[PATCH] [2/6] Convert non-printing characters to their octal sequence before emitting #line directive or __FILE__ macro
Yunzhong_Gao at playstation.sony.com
Wed Sep 11 14:22:52 PDT 2013
> -----Original Message-----
> From: Arthur O'Dwyer [mailto:arthur.j.odwyer at gmail.com]
> Sent: Wednesday, September 11, 2013 1:35 PM
> To: Gao, Yunzhong; cfe-commits
> Cc: reviews+D1291+public+fd336e303f55df78 at llvm-reviews.chandlerc.com
> Subject: Re: [PATCH] [2/6] Convert non-printing characters to their octal
> sequence before emitting #line directive or __FILE__ macro
> If #include directives will use UTF-8, then __FILE__ must also use UTF-8, so
> that this will work:
> #include __FILE__
> And I would expect #line directives also to use UTF-8. The only good rationale
> I can imagine is that you're dealing with badly behaved third-party generators
> such as lex/yacc which dump malformed #line directives into the source file.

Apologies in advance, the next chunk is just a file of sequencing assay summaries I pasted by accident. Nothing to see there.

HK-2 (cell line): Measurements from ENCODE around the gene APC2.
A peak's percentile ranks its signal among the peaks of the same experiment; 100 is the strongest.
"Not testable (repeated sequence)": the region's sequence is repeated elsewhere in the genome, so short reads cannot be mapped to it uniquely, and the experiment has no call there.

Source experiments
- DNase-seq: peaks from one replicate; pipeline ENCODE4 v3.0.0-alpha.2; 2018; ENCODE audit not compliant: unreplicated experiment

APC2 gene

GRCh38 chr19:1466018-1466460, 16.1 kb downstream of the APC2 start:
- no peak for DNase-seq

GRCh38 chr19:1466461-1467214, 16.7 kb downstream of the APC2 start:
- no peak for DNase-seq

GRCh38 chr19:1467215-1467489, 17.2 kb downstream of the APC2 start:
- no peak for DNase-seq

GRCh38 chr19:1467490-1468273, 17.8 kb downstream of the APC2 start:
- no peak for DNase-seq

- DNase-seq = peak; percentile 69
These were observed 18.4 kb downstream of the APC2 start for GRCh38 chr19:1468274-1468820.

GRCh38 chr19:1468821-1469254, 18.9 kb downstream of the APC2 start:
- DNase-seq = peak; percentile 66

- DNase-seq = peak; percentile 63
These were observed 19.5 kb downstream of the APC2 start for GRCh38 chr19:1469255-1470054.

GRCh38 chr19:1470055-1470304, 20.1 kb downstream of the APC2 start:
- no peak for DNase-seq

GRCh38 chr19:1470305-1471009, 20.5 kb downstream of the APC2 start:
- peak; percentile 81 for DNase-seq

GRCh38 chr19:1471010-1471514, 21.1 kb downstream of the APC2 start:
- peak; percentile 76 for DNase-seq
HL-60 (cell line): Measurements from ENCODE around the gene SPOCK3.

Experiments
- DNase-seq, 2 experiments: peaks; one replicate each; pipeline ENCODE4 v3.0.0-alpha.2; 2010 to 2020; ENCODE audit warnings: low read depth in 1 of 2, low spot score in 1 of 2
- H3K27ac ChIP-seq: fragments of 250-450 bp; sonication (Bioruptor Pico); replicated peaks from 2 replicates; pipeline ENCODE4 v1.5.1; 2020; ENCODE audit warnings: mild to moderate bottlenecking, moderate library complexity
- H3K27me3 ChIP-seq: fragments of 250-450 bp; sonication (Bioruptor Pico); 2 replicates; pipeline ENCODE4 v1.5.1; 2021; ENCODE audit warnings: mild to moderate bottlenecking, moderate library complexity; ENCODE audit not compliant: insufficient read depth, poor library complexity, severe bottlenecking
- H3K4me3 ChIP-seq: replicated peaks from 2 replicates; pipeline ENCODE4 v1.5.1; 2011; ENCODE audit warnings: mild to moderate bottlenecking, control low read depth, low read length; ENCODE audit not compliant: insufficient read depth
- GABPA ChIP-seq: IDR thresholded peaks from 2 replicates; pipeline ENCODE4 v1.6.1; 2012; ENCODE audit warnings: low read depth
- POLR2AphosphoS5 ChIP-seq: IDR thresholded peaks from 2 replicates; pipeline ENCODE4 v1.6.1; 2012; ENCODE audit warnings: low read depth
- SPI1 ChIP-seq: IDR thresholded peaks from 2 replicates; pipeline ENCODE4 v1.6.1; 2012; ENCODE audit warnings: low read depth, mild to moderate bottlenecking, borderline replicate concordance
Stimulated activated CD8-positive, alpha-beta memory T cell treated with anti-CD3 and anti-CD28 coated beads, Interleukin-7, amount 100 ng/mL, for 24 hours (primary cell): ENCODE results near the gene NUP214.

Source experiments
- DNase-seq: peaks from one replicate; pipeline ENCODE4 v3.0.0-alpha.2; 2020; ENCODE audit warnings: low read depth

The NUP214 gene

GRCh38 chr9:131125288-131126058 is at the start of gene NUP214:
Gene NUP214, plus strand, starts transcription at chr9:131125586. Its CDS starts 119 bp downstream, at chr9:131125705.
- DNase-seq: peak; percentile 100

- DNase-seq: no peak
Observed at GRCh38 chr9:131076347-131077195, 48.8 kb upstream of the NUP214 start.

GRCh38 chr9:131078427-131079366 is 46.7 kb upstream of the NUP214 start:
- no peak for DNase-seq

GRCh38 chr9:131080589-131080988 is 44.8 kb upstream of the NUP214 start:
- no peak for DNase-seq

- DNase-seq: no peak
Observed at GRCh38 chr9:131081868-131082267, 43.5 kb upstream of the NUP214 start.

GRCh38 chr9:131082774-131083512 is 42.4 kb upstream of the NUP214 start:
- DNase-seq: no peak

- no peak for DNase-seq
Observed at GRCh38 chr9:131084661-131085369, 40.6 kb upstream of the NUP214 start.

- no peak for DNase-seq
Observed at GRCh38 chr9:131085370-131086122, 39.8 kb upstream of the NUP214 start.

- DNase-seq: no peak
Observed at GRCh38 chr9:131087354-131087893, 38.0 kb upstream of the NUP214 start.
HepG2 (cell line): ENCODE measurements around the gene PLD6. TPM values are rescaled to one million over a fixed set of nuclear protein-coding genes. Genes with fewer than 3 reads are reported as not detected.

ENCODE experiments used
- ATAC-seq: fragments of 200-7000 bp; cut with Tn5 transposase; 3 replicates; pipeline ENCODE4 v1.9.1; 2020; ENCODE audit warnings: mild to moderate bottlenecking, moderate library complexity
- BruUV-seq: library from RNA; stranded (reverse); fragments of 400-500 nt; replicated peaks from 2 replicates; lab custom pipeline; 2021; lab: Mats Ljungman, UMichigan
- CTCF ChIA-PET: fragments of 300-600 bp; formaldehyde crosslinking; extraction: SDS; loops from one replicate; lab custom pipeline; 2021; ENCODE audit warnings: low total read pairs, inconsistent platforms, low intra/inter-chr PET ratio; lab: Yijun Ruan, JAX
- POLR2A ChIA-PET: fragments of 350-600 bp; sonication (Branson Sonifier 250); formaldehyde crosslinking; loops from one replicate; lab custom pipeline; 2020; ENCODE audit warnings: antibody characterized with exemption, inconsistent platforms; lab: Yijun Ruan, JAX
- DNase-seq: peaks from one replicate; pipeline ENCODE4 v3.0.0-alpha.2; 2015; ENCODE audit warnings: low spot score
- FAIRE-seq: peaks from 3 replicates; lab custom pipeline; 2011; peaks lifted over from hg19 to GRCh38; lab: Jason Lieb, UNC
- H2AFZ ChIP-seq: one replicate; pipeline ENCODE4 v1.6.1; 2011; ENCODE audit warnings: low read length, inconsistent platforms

> The patch looks good to me, but the stated rationale is misleading; I don't
> think this patch helps with anything on a well-behaved system (even one
> where the filesystem charset is Shift-JIS). It merely helps Clang not-barf on
> malformed input (such as that produced by a badly behaved lex/yacc).
> my $.02,
For some reason, your replies just won't appear in Phabricator while Eli's went
in just fine. Weird.
I think, a UTF-8 encoded source file should not contain shift-jis encoded lines like this:
But it is okay to have lines like this:
You might be right that the current patch does not help the compiler find the included file
because the compiler will attempt a UTF-8 to unicode translation on the shift-jis file name.
It only makes sure that you do not have strange characters in the preprocessed file.
The equivalent UTF-8 encoded file name like the following might help the compiler find the file:
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